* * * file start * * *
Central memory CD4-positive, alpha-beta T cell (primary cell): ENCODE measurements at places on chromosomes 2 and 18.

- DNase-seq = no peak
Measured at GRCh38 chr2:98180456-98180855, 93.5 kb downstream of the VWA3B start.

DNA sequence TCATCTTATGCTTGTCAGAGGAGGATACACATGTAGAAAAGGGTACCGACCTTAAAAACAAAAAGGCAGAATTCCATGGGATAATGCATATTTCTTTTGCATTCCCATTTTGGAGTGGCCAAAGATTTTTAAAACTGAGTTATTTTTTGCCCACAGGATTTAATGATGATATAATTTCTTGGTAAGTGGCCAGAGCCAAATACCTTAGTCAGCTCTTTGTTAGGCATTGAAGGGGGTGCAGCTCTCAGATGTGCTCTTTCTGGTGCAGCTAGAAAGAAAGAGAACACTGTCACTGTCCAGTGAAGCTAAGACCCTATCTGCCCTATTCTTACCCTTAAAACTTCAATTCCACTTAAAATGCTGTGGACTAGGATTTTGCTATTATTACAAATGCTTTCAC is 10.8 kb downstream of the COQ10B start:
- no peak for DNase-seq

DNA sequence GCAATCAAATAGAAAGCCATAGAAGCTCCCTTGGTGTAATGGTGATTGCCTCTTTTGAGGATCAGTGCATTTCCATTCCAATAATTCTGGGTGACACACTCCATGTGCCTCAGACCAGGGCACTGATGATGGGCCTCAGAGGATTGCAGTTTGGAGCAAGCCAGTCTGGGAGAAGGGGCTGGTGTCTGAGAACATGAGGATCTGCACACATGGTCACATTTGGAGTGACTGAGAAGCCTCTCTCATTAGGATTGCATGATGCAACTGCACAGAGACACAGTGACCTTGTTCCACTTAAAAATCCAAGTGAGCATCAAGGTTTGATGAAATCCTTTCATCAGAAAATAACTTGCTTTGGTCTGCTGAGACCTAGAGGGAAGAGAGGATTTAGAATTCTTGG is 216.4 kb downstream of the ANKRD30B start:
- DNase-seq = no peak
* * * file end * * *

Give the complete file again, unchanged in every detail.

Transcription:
Central memory CD4-positive, alpha-beta T cell (primary cell): ENCODE measurements at places on chromosomes 2 and 18.

- DNase-seq = no peak
Measured at GRCh38 chr2:98180456-98180855, 93.5 kb downstream of the VWA3B start.

DNA sequence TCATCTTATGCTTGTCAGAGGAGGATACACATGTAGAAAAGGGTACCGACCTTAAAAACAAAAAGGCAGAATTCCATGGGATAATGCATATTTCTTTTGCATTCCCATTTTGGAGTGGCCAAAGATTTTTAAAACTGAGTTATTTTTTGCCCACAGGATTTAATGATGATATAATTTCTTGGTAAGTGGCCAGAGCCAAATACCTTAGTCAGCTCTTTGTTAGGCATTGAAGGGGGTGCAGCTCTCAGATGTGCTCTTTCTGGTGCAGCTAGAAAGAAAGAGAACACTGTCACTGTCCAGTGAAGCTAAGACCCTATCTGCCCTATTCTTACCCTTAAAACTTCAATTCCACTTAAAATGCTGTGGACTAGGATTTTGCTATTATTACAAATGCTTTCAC is 10.8 kb downstream of the COQ10B start:
- no peak for DNase-seq

DNA sequence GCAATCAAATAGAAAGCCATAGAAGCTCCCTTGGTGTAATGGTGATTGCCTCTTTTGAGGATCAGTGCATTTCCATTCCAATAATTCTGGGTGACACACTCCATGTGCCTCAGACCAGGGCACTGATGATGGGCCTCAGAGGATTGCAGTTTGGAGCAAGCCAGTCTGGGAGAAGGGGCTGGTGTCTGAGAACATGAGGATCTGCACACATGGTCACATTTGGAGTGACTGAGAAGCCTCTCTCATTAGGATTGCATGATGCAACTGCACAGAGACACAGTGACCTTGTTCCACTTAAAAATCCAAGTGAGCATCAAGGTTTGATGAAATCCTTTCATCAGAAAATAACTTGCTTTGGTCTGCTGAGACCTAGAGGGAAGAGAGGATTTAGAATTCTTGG is 216.4 kb downstream of the ANKRD30B start:
- DNase-seq = no peak